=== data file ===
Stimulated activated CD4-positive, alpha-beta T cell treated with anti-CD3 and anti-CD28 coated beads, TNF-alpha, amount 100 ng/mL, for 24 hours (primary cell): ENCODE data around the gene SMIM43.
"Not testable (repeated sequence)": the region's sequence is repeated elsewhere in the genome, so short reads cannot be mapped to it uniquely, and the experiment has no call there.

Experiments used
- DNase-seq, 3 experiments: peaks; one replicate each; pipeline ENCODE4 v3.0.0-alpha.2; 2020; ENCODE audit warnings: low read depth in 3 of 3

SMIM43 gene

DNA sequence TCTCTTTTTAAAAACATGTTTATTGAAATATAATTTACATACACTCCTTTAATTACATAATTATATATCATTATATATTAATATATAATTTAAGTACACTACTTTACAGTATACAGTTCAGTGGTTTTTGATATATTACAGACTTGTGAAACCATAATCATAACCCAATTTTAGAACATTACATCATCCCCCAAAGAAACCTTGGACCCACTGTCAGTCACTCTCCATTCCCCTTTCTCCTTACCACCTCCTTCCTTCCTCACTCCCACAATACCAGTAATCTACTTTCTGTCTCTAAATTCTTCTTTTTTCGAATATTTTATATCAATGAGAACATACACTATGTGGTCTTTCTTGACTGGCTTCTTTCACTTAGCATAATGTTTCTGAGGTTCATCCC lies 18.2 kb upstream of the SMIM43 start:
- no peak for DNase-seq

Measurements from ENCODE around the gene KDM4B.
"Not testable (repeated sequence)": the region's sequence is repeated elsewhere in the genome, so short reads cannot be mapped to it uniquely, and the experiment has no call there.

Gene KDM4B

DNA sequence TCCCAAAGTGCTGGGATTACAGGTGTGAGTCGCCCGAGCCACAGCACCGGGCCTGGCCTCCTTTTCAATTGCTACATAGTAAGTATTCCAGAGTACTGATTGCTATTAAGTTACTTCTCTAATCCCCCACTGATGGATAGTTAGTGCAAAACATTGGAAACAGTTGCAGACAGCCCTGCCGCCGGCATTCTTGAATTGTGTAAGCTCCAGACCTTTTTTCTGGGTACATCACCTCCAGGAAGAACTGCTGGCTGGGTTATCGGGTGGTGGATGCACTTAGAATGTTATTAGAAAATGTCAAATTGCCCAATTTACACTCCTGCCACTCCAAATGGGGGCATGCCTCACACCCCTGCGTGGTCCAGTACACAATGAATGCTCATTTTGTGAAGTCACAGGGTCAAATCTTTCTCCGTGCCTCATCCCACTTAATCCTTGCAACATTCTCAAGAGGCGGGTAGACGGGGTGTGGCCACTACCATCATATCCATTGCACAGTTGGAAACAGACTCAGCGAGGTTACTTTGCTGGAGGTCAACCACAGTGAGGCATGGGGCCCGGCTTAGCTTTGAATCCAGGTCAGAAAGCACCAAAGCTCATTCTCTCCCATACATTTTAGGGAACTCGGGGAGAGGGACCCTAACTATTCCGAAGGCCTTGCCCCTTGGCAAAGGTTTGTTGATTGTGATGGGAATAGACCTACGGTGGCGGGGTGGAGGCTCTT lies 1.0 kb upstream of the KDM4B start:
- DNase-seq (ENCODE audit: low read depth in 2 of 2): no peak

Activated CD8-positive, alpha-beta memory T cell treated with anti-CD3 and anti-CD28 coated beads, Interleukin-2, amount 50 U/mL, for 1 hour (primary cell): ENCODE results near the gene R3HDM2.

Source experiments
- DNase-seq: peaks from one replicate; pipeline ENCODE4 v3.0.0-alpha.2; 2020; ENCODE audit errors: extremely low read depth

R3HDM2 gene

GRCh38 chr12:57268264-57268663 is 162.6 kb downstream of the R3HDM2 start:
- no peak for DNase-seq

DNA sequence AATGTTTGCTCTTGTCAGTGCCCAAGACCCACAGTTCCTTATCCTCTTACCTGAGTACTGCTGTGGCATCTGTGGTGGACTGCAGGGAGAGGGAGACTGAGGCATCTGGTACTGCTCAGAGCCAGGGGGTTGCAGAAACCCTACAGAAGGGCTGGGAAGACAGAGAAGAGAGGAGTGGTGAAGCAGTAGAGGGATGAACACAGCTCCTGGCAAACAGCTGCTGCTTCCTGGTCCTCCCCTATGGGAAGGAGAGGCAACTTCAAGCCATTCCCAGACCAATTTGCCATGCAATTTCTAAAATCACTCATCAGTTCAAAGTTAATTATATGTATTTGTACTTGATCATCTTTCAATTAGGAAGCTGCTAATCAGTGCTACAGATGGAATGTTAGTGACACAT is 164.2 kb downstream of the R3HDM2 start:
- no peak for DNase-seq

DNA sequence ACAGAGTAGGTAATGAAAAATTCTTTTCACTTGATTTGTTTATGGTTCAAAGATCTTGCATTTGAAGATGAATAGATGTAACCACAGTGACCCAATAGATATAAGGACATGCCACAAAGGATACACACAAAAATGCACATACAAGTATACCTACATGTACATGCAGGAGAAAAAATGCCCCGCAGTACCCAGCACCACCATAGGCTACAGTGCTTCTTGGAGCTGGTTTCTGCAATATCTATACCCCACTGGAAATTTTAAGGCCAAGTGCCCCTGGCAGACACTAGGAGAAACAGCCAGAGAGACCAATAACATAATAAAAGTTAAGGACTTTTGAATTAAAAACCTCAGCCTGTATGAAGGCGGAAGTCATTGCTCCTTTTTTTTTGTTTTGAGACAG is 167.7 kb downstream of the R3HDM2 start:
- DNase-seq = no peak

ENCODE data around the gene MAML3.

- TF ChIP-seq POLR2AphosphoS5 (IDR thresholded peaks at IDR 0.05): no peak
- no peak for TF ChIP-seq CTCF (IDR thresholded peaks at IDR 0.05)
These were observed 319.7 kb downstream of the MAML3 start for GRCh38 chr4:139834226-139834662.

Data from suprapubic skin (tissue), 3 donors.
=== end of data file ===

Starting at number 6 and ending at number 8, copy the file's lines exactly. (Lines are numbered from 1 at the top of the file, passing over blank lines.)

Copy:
DNA sequence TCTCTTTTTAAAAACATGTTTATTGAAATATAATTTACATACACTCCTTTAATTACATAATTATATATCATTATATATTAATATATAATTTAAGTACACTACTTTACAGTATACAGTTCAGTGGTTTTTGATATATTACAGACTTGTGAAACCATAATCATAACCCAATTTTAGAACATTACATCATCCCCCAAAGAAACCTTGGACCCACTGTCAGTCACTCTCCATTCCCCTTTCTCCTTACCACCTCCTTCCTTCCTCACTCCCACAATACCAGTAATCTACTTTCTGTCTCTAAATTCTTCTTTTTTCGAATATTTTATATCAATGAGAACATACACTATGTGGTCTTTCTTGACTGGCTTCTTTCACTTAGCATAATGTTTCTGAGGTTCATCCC lies 18.2 kb upstream of the SMIM43 start:
- no peak for DNase-seq

Measurements from ENCODE around the gene KDM4B.